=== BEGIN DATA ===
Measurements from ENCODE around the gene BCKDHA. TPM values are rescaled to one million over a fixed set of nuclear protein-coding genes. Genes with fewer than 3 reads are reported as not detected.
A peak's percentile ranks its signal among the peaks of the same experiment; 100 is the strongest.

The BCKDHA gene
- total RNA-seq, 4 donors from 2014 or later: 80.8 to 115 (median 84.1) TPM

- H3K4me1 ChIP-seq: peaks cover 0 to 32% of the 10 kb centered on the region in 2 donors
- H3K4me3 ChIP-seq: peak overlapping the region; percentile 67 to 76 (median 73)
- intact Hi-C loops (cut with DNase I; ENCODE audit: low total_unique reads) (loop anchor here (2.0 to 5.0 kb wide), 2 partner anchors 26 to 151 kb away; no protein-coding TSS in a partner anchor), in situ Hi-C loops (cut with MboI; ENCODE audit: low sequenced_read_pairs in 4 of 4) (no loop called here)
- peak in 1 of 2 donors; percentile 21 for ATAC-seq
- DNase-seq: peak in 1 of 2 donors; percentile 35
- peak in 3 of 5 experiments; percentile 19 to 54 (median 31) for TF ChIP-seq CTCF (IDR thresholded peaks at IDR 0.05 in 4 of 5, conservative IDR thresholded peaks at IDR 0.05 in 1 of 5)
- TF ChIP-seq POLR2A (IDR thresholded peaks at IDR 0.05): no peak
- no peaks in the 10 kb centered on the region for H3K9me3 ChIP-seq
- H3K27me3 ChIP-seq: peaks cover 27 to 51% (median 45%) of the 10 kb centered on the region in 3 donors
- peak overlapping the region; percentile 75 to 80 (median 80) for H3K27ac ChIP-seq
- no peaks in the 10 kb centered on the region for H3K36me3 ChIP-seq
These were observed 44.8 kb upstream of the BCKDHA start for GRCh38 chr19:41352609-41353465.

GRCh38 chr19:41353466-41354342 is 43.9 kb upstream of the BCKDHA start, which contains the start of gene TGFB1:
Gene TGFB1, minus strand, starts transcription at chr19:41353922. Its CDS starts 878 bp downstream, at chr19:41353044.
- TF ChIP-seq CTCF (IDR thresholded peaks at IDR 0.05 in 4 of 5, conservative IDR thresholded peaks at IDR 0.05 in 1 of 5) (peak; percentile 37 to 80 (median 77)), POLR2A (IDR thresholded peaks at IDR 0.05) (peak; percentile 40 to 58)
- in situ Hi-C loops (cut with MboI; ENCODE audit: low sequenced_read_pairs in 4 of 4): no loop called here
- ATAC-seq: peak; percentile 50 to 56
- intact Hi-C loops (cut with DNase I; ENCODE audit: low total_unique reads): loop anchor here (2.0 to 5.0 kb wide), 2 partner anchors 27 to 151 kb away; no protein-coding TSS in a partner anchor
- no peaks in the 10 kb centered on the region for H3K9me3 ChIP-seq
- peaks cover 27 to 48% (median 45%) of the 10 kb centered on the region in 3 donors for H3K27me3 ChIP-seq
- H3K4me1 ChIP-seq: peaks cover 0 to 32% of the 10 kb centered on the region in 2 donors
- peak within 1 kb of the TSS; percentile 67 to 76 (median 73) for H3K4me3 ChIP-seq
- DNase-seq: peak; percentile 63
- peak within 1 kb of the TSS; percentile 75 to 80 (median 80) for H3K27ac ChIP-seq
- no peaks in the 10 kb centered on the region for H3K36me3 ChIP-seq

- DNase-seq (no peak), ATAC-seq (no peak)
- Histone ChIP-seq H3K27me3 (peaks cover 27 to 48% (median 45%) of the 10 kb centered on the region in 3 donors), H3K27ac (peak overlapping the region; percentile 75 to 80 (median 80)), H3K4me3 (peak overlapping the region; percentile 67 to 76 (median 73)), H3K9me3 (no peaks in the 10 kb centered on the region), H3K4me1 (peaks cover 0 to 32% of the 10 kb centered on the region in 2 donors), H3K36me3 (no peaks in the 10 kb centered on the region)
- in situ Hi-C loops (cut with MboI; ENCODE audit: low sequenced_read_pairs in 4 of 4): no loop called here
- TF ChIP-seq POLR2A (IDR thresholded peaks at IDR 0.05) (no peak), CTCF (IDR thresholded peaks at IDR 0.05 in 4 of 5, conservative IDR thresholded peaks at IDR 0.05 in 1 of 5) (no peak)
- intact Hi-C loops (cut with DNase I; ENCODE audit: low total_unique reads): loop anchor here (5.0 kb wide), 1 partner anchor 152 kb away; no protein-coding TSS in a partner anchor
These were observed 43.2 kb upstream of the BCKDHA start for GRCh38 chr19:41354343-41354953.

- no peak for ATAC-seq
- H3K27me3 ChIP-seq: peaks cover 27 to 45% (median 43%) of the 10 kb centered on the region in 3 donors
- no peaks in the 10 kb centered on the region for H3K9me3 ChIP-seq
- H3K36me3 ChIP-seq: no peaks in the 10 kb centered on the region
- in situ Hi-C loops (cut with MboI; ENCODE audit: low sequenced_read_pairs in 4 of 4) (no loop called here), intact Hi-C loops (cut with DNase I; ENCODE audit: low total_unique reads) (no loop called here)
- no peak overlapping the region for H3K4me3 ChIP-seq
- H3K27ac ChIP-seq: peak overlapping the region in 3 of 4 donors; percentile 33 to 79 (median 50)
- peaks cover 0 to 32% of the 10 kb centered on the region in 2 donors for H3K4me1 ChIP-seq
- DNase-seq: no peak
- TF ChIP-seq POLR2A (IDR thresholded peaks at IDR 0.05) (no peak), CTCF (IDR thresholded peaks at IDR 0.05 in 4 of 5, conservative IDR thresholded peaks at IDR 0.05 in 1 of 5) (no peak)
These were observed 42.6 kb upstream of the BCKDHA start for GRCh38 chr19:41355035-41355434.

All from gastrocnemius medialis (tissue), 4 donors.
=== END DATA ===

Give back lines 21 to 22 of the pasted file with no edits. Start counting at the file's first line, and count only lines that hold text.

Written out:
- ATAC-seq: peak; percentile 50 to 56
- intact Hi-C loops (cut with DNase I; ENCODE audit: low total_unique reads): loop anchor here (2.0 to 5.0 kb wide), 2 partner anchors 27 to 151 kb away; no protein-coding TSS in a partner anchor